Mexico has not determined the regulatory status of gene editing in plants or plant products. Gene-edited products are regulated under laws established for transgenic GMOs, which are highly restrictive. There is little research and no products in development.
The Secretariat of Health (SALUD) is responsible for regulating food and feed, but there have been no approvals for food or feed products of biotechnology since May 2018.
2016: The Mexican state of Yucatan declares itself “GMO” free zone, including all genetically engineered crops and products. The Decree issued without the SAGARPA endorsement and is challenged by the Federal Government.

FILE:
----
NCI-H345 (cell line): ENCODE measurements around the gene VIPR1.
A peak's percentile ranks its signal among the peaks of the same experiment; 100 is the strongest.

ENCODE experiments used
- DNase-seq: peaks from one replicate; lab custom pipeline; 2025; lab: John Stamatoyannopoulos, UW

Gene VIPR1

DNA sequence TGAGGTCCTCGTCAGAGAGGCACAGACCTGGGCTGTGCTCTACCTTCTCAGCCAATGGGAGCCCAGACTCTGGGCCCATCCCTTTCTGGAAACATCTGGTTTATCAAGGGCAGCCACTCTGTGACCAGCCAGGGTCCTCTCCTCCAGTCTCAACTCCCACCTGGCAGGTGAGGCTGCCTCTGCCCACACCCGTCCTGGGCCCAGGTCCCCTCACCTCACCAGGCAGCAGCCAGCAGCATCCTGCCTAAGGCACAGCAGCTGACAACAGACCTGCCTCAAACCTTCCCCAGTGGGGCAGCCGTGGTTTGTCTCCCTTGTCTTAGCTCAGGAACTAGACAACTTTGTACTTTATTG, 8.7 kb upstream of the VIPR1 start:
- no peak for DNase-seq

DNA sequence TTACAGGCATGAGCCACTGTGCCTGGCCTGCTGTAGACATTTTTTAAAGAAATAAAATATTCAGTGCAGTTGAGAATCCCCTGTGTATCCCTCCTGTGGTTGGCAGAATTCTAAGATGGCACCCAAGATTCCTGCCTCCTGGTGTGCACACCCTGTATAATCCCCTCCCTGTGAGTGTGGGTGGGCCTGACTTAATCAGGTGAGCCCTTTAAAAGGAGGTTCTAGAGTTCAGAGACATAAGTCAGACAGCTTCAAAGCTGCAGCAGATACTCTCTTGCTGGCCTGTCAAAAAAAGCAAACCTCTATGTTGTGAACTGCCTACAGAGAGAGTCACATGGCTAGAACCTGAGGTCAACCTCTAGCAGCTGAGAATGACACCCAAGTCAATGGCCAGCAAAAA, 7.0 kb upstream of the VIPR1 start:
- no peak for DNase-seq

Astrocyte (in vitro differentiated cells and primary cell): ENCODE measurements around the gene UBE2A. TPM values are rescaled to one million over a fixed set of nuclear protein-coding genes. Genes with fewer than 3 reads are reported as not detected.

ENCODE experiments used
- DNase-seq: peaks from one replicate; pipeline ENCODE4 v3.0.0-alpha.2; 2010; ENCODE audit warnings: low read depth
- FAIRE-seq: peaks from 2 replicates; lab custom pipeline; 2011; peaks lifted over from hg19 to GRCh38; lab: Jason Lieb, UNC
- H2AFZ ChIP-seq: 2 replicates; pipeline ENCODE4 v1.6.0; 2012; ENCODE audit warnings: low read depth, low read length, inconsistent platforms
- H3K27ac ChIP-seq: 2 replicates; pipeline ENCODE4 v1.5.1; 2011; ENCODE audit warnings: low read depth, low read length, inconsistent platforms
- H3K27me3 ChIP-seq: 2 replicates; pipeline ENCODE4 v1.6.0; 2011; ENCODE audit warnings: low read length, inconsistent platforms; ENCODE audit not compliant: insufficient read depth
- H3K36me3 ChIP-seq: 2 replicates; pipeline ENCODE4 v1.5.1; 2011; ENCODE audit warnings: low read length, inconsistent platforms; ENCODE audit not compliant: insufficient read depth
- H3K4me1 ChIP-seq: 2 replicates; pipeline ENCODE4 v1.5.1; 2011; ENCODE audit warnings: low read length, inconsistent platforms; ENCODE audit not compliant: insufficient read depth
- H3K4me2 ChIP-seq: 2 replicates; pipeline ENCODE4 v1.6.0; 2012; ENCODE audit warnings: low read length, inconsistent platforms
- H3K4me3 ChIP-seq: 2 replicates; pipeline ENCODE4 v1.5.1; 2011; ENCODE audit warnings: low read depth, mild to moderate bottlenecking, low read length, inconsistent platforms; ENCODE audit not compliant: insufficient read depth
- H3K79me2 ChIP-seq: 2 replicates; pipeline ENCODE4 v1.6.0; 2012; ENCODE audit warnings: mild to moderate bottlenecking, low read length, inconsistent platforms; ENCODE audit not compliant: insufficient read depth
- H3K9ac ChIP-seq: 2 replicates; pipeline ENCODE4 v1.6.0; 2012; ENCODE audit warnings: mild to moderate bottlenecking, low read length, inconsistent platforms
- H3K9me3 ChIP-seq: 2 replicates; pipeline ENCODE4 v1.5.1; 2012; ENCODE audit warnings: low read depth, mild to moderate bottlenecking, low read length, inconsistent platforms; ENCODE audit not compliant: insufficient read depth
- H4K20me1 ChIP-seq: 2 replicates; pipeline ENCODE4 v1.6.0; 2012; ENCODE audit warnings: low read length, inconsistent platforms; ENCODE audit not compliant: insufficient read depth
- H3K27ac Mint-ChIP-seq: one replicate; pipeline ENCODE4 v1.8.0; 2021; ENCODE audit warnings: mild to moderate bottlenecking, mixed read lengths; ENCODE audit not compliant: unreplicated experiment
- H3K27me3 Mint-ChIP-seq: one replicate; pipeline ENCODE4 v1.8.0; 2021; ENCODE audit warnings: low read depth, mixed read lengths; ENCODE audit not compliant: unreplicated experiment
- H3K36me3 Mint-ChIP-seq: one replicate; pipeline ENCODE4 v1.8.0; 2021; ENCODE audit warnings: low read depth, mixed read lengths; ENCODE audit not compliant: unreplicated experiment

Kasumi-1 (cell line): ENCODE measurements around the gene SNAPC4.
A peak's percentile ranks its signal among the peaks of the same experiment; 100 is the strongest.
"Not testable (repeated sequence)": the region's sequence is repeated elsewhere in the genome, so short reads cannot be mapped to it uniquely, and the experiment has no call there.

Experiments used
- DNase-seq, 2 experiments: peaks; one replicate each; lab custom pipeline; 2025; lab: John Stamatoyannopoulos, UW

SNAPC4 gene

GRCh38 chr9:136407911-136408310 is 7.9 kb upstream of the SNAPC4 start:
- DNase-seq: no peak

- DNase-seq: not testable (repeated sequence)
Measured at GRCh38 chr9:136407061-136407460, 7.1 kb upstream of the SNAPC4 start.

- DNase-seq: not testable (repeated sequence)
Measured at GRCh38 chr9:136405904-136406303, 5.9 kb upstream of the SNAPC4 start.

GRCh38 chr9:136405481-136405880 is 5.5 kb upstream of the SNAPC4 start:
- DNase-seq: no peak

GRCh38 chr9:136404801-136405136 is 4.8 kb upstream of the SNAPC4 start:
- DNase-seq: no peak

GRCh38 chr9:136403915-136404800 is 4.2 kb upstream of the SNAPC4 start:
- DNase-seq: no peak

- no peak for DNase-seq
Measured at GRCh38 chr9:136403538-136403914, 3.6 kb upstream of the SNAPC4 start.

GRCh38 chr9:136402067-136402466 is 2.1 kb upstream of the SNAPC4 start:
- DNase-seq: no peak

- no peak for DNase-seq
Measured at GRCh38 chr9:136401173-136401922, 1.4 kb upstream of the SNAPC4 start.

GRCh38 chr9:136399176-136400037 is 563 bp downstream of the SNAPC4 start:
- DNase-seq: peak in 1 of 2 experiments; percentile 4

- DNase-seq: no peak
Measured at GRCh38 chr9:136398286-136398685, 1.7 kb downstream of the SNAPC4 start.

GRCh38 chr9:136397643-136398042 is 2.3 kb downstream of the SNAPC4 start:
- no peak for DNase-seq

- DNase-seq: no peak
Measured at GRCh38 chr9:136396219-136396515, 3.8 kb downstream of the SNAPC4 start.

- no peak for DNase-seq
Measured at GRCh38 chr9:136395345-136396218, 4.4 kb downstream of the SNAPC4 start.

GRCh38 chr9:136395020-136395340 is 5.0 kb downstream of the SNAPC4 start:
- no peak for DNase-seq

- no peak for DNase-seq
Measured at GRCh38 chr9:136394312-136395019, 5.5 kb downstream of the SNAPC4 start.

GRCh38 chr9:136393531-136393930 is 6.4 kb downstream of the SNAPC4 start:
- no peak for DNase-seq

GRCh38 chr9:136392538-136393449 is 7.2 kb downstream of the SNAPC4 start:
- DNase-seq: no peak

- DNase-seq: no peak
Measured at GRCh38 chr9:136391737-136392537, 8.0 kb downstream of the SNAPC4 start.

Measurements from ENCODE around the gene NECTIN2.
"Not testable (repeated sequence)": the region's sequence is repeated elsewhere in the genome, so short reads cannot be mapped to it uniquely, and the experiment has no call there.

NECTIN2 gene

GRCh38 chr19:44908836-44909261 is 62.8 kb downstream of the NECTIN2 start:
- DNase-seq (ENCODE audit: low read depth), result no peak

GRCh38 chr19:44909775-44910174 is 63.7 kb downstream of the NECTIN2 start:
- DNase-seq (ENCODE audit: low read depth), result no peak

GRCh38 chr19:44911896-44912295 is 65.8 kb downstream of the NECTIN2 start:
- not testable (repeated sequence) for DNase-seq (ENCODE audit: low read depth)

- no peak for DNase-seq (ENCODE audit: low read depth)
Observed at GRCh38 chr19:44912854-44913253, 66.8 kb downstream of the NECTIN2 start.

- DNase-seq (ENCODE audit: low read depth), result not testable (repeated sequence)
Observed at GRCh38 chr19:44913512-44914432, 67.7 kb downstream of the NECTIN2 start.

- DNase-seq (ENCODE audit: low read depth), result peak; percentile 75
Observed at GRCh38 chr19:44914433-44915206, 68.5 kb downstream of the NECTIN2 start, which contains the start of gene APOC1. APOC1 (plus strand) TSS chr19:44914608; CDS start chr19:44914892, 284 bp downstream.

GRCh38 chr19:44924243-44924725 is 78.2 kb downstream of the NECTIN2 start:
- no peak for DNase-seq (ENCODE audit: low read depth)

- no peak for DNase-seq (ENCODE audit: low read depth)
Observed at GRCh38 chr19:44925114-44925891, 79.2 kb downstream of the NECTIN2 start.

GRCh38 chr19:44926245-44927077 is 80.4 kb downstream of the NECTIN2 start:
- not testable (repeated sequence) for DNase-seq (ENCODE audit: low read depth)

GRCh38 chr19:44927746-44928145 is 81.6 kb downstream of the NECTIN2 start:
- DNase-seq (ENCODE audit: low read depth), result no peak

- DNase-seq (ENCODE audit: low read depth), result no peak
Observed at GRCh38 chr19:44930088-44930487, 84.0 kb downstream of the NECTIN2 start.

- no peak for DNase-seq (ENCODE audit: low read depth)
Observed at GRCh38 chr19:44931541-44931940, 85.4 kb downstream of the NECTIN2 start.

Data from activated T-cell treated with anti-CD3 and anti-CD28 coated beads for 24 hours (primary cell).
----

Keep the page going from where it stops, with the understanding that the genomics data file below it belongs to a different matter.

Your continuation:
2013: Planting genetically modified maize in Mexico prohibited, pending the outcome of a lawsuit.
2012: SAGARPA and SEMARNAT publish the Agreement to Determine the Centers of Origin and Centers of Genetic Diversity of Corn in Mexico. This Agreement restricts the storage and movement of GE corn and includes a map delineating areas where the use of GE corn seed is forbidden.
2005: Mexican Biosafety Law is passed, which regulates the research, production, and marketing of biotech-derived products.
2002: Mexican Senate ratifies Cartagena Protocol on Biosafety (CPB), which obligates Mexico to pass domestic legislation harmonizing its domestic laws with international obligations. This leads to the passing the Mexican Biosafety Law in 2005.
NGOs are active detractors of biotechnology in Mexico. In addition, many consumers have concerns about the integrity of Mexico’s native corn species because corn is a symbol of heritage.